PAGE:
posted by Israel Tucker on Dec 14, 2010 - 16 comments

Mapping the Republic of Letters

Mapping the Republic of Letters is a cartographic tool designed by students and professors at Stanford that seeks to represent the Enlightenment era Republic of Letters, the network of correspondence between the finest thinkers of the day, such as Voltaire, Leibniz, Rousseau, Newton, Diderot, Linnaeus, Franklin and countless others. Patricia Cohen wrote an article about Mapping the Republic of Letters as well as other datamining digital humanities projects in The New York Times. The mapping tool is fun to play with but I recommend you read the blogpost where Cohen explains how to use Mapping the Republic of Letters.
posted by Kattullus on Nov 16, 2010 - 15 comments

Yours truly

"The modern hand-written love letter is dead," says Doyle. "That is the consensus. People communicate differently now – though not necessarily without meaning. They still are learning to get to know each other through the written word." Love written digitally may not have the romantic image of quill and ink (though ink-stained fingers may also have dampened some ardour in the old days), but the new medium doesn't necessarily harden the heart. Think only of the popularity of dating websites, which prove that communicating feelings of hope and tenderness in text continues to thrive in certain quarters. ~ The dying art of the billet doux
posted by The Lady is a designer on Nov 2, 2010 - 23 comments

Do you want to be a writer?

Do you want to be a writer? This is your tradition. In 1978, Michael Ventura co-founded the 'LA Weekly,' serving as film critic and feature writer until 1983, when (while continuing to write features) he began his biweekly column Letters at 3AM. The column appeared in that publication until 1993; since then, it has been published by the Austin Chronicle. [more inside]
posted by Devils Rancher on Oct 20, 2010 - 6 comments

These bastards let your brother die

Robert Heinlein really, really didn't like early Science Fiction fandom.
posted by Artw on May 28, 2010 - 129 comments

Johnny Depp Reads Hunter S. Thompson

Johnny Depp reads letters he received from Hunter S. Thompson while filming "Fear and Loathing in Las Vegas."
posted by WhoseVoice on Apr 13, 2010 - 22 comments

Don't take the hot booty call lady to nanas

Clothing for Correspondence will write a letter for you. Just send them ... old clothes. Whether you're trying to woo a pretty circus girl or trying to help your ex avoid taking the hot booty call lady to nana's house for dinner, they have you covered. [via]
posted by cashman on Mar 28, 2010 - 7 comments

Awwwwww.

Valentines from E.B. White, Mark Twain, Katharine Hepburn, E. E. Cummings, Alexander Hamilton, and Zero Mostel. From libraries and archives around NYC, via the NYT (more info here).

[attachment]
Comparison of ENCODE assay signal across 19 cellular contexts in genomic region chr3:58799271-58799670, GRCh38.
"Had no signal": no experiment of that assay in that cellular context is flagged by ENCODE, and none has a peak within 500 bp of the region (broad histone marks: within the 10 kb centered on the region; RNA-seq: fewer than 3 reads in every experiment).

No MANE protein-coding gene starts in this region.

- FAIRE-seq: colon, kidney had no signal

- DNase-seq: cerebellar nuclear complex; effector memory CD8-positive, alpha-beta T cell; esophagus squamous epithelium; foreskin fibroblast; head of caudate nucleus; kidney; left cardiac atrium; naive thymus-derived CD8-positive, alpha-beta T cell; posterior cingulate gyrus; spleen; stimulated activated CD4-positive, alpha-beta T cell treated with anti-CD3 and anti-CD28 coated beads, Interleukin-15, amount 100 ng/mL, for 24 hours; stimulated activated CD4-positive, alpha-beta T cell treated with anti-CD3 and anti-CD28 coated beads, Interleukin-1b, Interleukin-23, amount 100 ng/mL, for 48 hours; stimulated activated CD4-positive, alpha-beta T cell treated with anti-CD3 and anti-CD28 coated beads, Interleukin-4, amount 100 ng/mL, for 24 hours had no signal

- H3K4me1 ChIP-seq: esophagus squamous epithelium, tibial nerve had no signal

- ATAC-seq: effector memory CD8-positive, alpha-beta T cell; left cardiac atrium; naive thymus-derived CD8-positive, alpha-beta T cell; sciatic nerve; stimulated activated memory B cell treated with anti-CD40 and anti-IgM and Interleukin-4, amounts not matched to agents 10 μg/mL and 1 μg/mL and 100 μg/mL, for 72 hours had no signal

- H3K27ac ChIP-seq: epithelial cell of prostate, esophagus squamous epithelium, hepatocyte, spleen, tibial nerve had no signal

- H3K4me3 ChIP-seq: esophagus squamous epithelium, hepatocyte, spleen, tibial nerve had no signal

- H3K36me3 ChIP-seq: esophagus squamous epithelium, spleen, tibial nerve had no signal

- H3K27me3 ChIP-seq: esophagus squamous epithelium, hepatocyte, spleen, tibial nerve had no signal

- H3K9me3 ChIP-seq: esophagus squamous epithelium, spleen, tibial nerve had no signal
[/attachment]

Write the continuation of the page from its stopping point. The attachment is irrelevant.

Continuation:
posted by Miko on Feb 14, 2010 - 11 comments

Gosh, you've... really got some nice toys here.

Blade Runner will prove invincible My life and creative work are justified and completed by BLADE RUNNER. Thank you..and it is going to be one hell of a commercial success. It will prove invincible. (via Letters of Note) [more inside]
posted by KokuRyu on Jan 12, 2010 - 52 comments

"I am a former child,'' she said, ''and I haven't forgotten a thing.''

Ursula Nordstrom—the "Maxwell Perkins of the Tot Department"—was, from 1940 to 1973, head of the Department of Books for Boys and Girls at the New York publisher Harper & Row, and until 1979 had her own imprint there, Ursula Nordstrom Books. A legendary editor known to her authors as UN, she published the books of Laura Ingalls Wilder, Margaret Wise Brown, Shel Silverstein, Maurice Sendak (whom she is credited with discovering) and, to not a little controversy, E. B. White (previously). One of "the last generation of devoted letter writers," she wrote nearly 100,000 during her five decade career at Harper, of which 300 of the most amusing, acerbic, and illuminating are collected in Dear Genius by Leonard S. Marcus, the first hundred pages of which can be read at the Harper website. [more inside]
posted by ocherdraco on Jan 6, 2010 - 8 comments

Strongly worded letter to follow

Letterheady, adjective. 1. Overcome by a strong emotion due to a letterhead design. 2. A new blog from Shaun Usher, creator of Letters of Note. (previously)
posted by Horace Rumpole on Jan 5, 2010 - 10 comments

Gimme a ...

The Daily Drop Cap is an ongoing project by typographer and illustrator Jessica Hische. Each day (or at least each WORK day), a new hand-crafted decorative initial cap will be posted for your enjoyment and for the beautification of blog posts everywhere.
posted by HumanComplex on Oct 30, 2009 - 19 comments

Dear Catherine, Hello, how are you?

"In April 2009, we sent a personal, handwritten letter to each of the 467 households in the small Irish village of Cushendall." Now, Michael Crowe and Lenka Clayton (previously on MeFi) intend to send a letter to everyone on the planet.
posted by creeky on Oct 30, 2009 - 63 comments

The Gilder Lehrman Institute of American History

"Promoting the Love and Study of American History." The Gilder Lehrman Institute of American History has many resources on its website, including over 50 free lecture podcasts, a collection of war letters throughout history, a Lincoln bicentennial page, and a new John Brown exhibition. [more inside]
posted by Hargrimm on Oct 17, 2009 - 7 comments